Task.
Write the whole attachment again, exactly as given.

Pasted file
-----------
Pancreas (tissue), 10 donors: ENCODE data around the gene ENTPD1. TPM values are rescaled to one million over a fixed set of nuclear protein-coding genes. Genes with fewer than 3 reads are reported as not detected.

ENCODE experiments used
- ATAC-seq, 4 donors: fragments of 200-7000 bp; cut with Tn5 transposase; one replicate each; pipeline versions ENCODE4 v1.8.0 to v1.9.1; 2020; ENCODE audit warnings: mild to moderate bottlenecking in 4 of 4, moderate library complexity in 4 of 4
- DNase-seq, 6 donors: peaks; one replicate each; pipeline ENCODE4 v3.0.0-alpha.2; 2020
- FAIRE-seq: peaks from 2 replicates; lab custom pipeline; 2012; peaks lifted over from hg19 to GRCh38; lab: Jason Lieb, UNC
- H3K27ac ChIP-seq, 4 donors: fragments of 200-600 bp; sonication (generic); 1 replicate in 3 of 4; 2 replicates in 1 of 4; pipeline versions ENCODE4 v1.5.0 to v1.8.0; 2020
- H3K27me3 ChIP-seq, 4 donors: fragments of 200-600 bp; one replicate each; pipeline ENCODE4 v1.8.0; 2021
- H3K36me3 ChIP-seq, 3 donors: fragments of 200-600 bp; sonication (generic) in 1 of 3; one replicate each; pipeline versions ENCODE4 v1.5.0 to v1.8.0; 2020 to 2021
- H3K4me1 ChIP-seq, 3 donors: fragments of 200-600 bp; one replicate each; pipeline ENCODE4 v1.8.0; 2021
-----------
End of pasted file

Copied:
Pancreas (tissue), 10 donors: ENCODE data around the gene ENTPD1. TPM values are rescaled to one million over a fixed set of nuclear protein-coding genes. Genes with fewer than 3 reads are reported as not detected.

ENCODE experiments used
- ATAC-seq, 4 donors: fragments of 200-7000 bp; cut with Tn5 transposase; one replicate each; pipeline versions ENCODE4 v1.8.0 to v1.9.1; 2020; ENCODE audit warnings: mild to moderate bottlenecking in 4 of 4, moderate library complexity in 4 of 4
- DNase-seq, 6 donors: peaks; one replicate each; pipeline ENCODE4 v3.0.0-alpha.2; 2020
- FAIRE-seq: peaks from 2 replicates; lab custom pipeline; 2012; peaks lifted over from hg19 to GRCh38; lab: Jason Lieb, UNC
- H3K27ac ChIP-seq, 4 donors: fragments of 200-600 bp; sonication (generic); 1 replicate in 3 of 4; 2 replicates in 1 of 4; pipeline versions ENCODE4 v1.5.0 to v1.8.0; 2020
- H3K27me3 ChIP-seq, 4 donors: fragments of 200-600 bp; one replicate each; pipeline ENCODE4 v1.8.0; 2021
- H3K36me3 ChIP-seq, 3 donors: fragments of 200-600 bp; sonication (generic) in 1 of 3; one replicate each; pipeline versions ENCODE4 v1.5.0 to v1.8.0; 2020 to 2021
- H3K4me1 ChIP-seq, 3 donors: fragments of 200-600 bp; one replicate each; pipeline ENCODE4 v1.8.0; 2021